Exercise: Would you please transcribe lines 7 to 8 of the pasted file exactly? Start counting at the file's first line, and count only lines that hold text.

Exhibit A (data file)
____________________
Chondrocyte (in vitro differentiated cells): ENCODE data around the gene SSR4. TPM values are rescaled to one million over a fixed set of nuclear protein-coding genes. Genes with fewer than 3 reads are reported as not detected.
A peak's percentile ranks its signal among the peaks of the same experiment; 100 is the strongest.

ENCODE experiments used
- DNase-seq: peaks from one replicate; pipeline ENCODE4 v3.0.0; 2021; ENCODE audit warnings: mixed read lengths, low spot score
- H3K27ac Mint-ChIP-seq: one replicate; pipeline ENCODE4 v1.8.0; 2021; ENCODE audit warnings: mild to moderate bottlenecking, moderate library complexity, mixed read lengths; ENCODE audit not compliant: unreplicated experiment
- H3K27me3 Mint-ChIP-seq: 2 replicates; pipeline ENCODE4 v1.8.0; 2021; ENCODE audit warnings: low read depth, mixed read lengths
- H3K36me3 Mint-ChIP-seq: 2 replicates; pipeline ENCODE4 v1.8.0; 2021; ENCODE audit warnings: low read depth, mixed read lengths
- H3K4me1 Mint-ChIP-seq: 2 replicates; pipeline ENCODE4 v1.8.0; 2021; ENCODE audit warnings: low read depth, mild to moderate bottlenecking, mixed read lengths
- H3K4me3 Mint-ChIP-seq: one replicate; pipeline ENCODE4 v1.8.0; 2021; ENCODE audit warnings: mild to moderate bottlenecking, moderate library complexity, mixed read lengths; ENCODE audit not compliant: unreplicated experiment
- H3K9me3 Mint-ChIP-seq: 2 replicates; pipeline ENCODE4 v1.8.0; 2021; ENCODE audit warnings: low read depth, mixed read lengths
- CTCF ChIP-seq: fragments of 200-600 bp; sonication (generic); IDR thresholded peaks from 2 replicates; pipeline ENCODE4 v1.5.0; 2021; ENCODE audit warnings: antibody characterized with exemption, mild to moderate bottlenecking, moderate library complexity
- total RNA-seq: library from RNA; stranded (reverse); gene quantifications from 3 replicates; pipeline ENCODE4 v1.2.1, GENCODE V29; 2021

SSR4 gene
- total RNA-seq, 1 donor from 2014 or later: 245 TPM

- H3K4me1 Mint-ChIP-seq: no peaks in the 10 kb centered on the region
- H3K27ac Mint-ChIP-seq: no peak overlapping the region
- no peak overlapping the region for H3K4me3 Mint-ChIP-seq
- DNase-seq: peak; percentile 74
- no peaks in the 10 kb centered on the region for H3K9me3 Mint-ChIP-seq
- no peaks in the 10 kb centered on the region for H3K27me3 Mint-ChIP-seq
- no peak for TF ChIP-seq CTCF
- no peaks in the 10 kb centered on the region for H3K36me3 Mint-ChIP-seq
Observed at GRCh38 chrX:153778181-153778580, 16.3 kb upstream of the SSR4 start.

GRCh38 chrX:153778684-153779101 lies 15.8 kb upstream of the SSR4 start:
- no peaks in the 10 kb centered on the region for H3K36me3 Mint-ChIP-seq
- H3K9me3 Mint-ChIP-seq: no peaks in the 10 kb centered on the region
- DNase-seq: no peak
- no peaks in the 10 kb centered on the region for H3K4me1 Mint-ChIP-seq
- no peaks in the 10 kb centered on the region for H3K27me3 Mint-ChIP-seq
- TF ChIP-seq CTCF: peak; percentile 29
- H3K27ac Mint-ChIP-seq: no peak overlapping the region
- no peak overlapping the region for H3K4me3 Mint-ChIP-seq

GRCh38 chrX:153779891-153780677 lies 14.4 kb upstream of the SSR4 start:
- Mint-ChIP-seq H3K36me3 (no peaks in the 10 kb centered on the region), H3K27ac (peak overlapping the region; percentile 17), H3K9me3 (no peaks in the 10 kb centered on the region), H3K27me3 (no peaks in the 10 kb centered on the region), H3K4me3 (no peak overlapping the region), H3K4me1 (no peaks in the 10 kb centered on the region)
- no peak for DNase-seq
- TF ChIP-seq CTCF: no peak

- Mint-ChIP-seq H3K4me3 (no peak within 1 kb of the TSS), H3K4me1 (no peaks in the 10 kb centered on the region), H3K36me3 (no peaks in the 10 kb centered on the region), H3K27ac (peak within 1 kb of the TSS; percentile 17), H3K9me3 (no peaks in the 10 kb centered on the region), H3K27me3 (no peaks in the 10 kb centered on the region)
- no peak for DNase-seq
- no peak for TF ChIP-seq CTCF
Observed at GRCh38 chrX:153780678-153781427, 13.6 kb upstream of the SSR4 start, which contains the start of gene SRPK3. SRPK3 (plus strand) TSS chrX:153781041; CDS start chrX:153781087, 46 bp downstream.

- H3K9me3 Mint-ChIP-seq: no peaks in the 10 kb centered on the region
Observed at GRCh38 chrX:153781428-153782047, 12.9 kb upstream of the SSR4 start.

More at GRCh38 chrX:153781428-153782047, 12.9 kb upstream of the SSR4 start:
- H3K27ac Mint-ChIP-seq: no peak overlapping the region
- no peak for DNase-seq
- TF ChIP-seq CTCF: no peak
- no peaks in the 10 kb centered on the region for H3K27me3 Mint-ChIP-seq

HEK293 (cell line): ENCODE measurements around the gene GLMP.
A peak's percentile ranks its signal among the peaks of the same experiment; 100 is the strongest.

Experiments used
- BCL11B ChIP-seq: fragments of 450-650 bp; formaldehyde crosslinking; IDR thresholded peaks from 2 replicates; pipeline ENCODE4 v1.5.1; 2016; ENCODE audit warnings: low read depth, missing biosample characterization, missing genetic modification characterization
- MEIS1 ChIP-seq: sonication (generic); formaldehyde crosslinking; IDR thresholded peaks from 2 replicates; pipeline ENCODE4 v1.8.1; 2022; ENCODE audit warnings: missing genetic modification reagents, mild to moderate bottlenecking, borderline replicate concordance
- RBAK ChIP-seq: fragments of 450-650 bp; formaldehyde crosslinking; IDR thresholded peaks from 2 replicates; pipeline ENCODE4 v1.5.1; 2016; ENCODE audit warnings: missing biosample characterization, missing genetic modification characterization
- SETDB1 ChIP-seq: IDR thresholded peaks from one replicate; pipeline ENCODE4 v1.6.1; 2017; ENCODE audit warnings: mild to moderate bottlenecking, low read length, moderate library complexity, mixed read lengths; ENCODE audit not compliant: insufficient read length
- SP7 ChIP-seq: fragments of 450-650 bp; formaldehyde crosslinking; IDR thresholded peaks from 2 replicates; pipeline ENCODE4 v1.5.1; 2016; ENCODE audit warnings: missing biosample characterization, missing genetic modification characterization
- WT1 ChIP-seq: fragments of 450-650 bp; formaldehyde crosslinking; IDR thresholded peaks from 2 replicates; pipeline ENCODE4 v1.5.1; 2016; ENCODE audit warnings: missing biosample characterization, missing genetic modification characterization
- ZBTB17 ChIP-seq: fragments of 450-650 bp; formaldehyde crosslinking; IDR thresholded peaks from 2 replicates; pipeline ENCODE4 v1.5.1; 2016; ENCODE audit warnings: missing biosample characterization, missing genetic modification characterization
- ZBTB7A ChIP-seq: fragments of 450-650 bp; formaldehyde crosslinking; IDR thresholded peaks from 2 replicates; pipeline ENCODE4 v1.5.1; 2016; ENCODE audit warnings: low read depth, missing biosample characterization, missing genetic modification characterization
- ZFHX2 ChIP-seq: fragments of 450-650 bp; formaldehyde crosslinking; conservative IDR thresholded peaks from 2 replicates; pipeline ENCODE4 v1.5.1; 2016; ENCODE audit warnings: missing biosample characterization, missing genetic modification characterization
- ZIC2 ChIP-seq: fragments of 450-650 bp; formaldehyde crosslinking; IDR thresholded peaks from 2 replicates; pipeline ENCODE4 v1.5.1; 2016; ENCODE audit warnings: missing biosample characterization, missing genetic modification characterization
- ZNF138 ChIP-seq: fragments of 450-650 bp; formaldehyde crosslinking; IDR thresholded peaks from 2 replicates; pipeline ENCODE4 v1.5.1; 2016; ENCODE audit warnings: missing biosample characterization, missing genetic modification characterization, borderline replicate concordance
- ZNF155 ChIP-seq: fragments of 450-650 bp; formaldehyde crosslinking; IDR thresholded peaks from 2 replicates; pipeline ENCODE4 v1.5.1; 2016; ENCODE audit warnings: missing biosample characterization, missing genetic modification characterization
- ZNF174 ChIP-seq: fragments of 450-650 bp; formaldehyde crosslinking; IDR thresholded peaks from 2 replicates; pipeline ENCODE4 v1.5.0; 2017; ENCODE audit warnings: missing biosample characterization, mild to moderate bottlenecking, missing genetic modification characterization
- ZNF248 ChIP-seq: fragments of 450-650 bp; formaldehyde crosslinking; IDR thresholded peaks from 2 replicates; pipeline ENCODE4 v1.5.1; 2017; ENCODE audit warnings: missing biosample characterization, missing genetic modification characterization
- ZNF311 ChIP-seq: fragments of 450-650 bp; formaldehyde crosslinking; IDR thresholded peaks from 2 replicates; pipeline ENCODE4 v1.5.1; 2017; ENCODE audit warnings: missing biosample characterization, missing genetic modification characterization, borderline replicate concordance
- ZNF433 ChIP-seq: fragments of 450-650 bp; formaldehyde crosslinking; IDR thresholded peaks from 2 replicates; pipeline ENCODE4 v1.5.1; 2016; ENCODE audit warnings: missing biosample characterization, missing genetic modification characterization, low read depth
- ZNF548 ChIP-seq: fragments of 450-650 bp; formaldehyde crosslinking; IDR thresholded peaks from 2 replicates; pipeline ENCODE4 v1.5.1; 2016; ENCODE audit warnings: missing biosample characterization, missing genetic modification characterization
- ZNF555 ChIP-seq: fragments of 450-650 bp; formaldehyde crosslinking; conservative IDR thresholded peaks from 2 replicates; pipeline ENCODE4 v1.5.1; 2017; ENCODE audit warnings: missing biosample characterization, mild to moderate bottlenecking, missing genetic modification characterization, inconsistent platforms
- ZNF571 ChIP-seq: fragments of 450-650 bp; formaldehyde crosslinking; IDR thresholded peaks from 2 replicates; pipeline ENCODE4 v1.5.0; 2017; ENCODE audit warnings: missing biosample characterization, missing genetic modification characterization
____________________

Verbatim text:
- H3K36me3 Mint-ChIP-seq: 2 replicates; pipeline ENCODE4 v1.8.0; 2021; ENCODE audit warnings: low read depth, mixed read lengths
- H3K4me1 Mint-ChIP-seq: 2 replicates; pipeline ENCODE4 v1.8.0; 2021; ENCODE audit warnings: low read depth, mild to moderate bottlenecking, mixed read lengths